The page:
Hello Ladies: The Movie (2014) / Comedy-Romance
MPAA Rated: Not rated, but would be R for sexual humor and language
Running Time: 85 min.
Cast: Stephen Merchant, Christine Woods, Nate Torrence, Sean Wing, Stephen Tobolowsky, Heather Moiseve, Kyle Mooney, Stephanie Corneliussen, Crista Flanagan, Kevin Weisman, Allison Tolman
Small role: Vanessa Angel, Nicole Kidman
Director: Stephen Merchant
Screenplay: Lee Eisenberg, Stephen Merchant, Gene Stupnisky
Review published November 25, 2014
Hello Ladies: The Movie is a made-for-HBO feature that serves as a series finale for the TV series, "Hello Ladies", which lasted one season (eight episodes, in all) on the premium channel. It follows the further exploits of 30-something bachelor Stuart Pritchard, portrayed by 6-foot-7 and lanky British comedian Stephen Merchant (I Give It a Year, Hall Pass), who is busy trying to "get busy" as an English transplant in glitzy Los Angeles, always trying to find an angle on how to meet more women in town, preferably supermodels, who almost unanimously won't give him the time of day. He's platonic housemates with the lovely struggling actress Jessica Vanderhoff (Woods, "FlashForward"), whose prospects on getting a regular acting job seem as elusive as Stuart finding a steady girlfriend.
The movie finds Jessica celebrating her 30th birthday at a hip local club, while Stuart and best bud Wade (Torrence, Bruce & Lloyd Out of Control) proceed to hit on any women they can find. Her career is teetering on bankruptcy, as is her love life with Glenn (Wing, You Again), who seems to be her only 'in' to auditions these days.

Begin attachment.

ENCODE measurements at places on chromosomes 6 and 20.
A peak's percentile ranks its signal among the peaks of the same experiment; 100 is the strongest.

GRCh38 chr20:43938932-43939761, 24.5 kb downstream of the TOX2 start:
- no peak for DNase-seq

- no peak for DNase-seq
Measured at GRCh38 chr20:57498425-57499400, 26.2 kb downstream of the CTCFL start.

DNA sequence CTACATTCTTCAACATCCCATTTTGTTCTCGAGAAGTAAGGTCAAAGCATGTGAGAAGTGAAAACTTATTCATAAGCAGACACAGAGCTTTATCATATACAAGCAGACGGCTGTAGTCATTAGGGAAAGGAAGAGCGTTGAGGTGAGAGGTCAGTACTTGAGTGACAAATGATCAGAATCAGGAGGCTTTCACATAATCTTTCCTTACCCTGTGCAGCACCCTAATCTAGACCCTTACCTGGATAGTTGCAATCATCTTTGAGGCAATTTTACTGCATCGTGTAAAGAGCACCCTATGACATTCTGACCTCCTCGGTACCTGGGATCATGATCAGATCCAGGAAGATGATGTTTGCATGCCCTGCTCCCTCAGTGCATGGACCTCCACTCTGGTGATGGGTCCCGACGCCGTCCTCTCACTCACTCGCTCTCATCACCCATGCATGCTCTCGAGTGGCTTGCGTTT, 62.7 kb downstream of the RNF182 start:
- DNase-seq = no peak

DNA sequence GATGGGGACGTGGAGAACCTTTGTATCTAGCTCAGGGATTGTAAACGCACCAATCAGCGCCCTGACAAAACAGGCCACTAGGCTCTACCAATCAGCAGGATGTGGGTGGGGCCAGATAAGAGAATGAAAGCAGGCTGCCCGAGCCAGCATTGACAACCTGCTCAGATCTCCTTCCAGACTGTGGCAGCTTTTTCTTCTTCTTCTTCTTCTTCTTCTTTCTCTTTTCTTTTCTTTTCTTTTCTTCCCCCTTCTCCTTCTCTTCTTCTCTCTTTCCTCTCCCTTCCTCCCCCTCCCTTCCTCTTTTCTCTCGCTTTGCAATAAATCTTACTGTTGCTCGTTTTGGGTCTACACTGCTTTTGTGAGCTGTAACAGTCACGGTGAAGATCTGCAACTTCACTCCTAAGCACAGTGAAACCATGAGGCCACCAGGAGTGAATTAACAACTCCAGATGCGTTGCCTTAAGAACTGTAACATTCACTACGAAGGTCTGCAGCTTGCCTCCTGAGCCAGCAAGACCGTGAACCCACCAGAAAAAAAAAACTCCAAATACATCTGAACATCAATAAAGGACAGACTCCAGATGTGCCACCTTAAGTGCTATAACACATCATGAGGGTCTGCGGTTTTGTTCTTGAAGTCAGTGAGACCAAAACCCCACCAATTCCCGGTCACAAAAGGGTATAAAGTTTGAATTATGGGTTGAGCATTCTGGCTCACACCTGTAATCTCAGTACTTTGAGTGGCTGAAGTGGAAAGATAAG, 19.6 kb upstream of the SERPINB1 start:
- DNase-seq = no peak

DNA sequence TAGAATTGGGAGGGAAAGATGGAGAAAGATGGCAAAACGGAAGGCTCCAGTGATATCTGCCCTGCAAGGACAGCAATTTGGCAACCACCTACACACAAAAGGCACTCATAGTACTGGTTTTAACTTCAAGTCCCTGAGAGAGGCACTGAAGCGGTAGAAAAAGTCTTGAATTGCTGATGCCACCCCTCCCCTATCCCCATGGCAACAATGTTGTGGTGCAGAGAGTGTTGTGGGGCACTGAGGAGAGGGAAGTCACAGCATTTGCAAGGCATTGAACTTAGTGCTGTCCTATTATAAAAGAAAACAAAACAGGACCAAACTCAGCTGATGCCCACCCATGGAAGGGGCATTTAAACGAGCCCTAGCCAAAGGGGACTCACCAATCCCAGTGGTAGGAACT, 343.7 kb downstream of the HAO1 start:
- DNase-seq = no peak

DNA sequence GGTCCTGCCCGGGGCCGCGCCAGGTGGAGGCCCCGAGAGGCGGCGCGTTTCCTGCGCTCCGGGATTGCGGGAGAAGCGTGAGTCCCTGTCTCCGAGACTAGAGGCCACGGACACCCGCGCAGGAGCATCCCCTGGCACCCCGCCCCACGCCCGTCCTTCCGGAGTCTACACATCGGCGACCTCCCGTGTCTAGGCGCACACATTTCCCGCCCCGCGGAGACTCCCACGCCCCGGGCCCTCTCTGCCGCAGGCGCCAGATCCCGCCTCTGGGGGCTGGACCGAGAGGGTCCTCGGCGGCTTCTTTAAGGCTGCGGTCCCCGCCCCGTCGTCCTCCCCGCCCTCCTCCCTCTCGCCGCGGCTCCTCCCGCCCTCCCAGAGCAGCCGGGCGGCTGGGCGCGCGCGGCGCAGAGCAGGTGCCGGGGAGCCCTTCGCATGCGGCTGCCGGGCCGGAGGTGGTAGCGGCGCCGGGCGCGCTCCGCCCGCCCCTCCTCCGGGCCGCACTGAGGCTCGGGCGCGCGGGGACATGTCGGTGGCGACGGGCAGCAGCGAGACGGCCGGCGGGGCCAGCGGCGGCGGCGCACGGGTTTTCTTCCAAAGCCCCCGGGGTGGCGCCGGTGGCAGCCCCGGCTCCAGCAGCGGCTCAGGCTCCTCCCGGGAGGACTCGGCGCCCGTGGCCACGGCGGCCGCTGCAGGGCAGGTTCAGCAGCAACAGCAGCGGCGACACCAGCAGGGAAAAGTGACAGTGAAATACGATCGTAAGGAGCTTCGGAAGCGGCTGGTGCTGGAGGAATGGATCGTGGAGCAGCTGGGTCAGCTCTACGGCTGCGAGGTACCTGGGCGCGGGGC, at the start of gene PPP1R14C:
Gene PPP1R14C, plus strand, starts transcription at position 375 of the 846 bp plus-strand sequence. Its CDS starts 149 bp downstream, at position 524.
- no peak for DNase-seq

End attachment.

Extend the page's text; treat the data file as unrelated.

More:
Meanwhile, Stuart is doing everything he can to be popular, because being the center of attention puts him in the middle of the action, and that's where all of the prime female prospects are. He'll make a fast friend to give him the opportunity, and isn't afraid to lose one if they're standing in the way, which makes him, ironically, more lonely the more popular he gets. When his finds the ex he hasn't completely gotten over is in town with her new husband who stole her away, he's determined to show her she gave up a great thing, a successful man-about-town, which means he needs to find a hot girlfriend fast to make sure they eat their hearts out. Enter actress Jessica in what could be her final role.
Merchant, who directs and co-scripts, keeps the dialogue loose and highly improvised, similar to the work he contributed to in his series' with frequent collaborator Ricky Gervais, the British version of "The Office" and "Extras". Lots of awkward moments and cringe-worthy insensitivity are on display, as we watch an ignoramus finally become aware of just who and what he is and who and what he wants -- a rare transformation for a character that would have perpetually been stuck in limbo had the series been a success. While, as a film, it's not theater-worthy, there are still some good sitcom laughs to be had, including a hilarious botched sex scene, and a funny cameo by Nicole Kidman (Before I Go to Sleep) playing herself, having to pretend to be Stuart's friend and former lover to help him save face. Series fans will likely consider some of the material in this final episode to be among the best, especially in terms of character growth.
Do you have to watch the TV series in order to enjoy Hello Ladies: The Movie? As someone who did not, I can attest the answer is "no", as it didn't take long for me to understand these characters and their motivations, which is the hallmark of quality writing. Romantic comedy fans should also take note -- it's a decent stand-alone film for genre nuts. It does, however, feel like a lengthy episode of a TV series more so than a movie, which is understandable, but for those who aren't interested in extended cable sitcoms, I merely offer this observation as fair warning. However, if you're a fan, it's a nice capper for a series that probably deserved an ending to these characters you've come to know, albeit briefly, for its brief run on television. Kudos to HBO for letting Merchant give viewers a proper ending to characters he helped create -- it's a nice way to say "goodbye" to "Hello Ladies".
©2014 Vince Leo